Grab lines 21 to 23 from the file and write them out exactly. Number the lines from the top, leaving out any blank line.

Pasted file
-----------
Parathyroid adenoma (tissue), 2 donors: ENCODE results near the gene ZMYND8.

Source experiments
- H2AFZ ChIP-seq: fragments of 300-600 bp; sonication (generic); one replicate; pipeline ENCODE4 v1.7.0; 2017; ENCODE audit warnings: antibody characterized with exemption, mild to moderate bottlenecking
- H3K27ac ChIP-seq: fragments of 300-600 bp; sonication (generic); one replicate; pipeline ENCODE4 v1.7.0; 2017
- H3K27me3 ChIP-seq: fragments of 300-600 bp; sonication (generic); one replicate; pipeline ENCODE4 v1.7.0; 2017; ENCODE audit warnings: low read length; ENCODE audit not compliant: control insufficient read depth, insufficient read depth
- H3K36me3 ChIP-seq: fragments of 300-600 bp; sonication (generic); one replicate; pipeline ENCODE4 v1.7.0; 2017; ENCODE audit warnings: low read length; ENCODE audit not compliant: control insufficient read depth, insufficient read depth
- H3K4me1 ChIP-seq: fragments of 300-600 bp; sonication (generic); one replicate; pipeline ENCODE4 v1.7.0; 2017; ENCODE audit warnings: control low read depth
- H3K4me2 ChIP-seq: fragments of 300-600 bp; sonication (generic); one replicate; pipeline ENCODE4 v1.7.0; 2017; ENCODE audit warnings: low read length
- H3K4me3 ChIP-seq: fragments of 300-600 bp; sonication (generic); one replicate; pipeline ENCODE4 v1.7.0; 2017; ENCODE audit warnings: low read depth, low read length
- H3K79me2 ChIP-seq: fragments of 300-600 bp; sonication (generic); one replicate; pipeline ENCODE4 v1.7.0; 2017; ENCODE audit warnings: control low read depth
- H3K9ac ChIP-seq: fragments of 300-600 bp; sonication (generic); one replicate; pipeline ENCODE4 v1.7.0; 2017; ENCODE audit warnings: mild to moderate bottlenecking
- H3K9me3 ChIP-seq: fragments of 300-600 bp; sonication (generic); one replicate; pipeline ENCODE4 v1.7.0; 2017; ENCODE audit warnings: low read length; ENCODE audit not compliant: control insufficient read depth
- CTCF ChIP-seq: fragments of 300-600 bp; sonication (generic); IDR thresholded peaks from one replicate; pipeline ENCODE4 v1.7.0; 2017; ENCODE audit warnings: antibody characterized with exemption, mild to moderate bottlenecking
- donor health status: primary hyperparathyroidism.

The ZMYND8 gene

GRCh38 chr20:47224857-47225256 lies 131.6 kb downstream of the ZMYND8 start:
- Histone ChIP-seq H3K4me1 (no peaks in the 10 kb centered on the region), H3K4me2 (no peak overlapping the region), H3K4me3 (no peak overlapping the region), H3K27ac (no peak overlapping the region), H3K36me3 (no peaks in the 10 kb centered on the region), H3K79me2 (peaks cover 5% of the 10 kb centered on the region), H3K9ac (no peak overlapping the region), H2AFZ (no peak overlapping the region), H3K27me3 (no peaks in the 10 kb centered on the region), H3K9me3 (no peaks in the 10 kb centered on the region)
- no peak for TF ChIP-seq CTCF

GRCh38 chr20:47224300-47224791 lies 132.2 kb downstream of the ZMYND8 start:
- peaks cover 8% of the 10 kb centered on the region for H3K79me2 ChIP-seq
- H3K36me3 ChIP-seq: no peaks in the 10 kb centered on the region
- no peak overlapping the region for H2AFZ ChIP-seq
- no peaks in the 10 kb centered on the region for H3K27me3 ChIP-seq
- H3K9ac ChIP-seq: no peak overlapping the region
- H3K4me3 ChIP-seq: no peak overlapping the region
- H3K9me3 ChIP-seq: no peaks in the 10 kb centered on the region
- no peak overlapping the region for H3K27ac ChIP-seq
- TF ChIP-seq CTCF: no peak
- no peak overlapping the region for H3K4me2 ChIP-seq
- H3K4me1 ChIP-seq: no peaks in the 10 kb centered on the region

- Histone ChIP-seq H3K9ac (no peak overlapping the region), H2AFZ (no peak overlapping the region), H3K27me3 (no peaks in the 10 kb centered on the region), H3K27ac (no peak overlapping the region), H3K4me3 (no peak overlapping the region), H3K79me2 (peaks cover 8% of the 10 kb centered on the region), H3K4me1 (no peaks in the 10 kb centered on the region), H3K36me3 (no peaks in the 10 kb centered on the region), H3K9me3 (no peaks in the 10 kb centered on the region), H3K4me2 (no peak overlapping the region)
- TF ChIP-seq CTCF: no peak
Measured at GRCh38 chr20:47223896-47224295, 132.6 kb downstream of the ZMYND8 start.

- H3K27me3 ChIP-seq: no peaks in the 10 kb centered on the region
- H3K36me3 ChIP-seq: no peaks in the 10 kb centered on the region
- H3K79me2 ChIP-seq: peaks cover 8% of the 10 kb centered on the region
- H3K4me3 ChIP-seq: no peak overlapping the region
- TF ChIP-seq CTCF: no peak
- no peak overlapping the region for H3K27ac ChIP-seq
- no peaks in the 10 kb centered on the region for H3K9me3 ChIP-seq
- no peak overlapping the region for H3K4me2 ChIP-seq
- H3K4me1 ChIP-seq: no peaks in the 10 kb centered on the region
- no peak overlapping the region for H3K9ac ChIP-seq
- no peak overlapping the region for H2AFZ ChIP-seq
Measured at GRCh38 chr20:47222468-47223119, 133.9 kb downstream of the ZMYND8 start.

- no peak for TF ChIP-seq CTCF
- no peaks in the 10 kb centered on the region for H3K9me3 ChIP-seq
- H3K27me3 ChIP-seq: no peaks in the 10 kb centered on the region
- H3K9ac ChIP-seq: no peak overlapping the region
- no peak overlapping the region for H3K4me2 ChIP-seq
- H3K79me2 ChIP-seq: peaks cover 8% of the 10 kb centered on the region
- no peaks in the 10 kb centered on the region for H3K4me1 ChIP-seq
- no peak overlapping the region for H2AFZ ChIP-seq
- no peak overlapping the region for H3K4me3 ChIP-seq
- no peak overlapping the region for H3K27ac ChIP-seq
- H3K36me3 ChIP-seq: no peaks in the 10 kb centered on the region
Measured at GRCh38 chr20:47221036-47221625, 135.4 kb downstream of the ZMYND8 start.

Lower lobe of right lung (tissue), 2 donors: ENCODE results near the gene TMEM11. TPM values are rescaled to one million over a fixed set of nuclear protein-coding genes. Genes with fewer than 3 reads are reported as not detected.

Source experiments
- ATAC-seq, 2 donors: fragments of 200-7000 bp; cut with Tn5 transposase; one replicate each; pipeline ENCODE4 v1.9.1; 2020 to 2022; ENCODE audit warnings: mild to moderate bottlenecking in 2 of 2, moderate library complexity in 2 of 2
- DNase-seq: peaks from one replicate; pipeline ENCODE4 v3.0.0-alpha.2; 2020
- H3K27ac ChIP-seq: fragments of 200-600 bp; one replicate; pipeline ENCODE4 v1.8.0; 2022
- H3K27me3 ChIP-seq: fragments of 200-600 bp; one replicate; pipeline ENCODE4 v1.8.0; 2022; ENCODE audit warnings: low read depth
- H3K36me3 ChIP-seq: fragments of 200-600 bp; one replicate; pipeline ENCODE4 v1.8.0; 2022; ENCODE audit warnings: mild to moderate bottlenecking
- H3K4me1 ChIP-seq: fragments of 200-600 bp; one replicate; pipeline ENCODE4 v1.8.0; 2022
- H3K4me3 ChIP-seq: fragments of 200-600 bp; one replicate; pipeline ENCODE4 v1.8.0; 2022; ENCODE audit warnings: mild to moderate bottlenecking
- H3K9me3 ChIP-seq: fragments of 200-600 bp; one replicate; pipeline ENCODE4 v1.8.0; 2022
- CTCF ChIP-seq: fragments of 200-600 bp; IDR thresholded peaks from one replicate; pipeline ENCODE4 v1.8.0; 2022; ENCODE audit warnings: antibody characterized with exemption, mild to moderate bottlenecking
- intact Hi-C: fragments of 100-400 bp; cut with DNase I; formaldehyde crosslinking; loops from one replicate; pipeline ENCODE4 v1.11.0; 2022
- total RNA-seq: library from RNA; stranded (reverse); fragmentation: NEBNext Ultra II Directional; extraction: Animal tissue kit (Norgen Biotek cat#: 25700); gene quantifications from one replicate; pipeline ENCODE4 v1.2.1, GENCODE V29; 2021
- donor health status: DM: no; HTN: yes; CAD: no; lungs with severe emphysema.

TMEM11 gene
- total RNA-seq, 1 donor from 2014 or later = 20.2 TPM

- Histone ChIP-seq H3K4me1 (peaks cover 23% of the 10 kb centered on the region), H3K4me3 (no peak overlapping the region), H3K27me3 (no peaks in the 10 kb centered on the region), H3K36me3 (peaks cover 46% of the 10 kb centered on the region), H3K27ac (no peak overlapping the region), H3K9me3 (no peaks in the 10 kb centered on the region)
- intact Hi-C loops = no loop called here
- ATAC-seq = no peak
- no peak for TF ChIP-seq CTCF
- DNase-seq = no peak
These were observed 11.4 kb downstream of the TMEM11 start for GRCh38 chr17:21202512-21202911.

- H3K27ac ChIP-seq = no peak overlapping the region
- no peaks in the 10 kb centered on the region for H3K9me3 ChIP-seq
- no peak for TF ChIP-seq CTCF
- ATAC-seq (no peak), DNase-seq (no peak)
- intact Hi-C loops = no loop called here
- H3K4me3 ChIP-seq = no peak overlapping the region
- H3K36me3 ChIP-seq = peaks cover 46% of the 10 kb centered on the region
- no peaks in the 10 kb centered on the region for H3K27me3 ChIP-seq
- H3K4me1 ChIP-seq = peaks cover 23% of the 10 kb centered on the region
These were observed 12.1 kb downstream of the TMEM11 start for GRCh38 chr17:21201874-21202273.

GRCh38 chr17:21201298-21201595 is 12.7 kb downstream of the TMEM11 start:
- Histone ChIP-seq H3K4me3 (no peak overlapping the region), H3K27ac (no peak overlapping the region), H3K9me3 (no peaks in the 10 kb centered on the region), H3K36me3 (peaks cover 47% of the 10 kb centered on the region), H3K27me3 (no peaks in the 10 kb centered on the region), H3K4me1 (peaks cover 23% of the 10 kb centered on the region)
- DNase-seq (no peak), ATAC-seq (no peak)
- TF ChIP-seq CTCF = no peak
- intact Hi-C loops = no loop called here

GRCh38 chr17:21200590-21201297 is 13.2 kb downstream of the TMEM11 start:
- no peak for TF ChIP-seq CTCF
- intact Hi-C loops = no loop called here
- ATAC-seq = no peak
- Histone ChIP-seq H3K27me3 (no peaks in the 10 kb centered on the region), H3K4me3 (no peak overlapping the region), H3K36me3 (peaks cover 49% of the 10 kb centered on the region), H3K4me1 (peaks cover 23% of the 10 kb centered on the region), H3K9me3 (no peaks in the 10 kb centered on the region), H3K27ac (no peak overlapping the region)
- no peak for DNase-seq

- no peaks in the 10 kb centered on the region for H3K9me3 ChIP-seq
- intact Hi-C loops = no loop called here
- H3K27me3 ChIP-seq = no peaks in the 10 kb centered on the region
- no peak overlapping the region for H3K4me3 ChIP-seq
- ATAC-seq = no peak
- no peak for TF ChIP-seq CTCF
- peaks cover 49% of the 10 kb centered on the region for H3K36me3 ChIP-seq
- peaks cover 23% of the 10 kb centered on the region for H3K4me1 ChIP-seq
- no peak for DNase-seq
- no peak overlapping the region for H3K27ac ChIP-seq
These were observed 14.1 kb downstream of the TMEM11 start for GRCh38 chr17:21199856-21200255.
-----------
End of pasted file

- H3K36me3 ChIP-seq: no peaks in the 10 kb centered on the region
- no peak overlapping the region for H2AFZ ChIP-seq
- no peaks in the 10 kb centered on the region for H3K27me3 ChIP-seq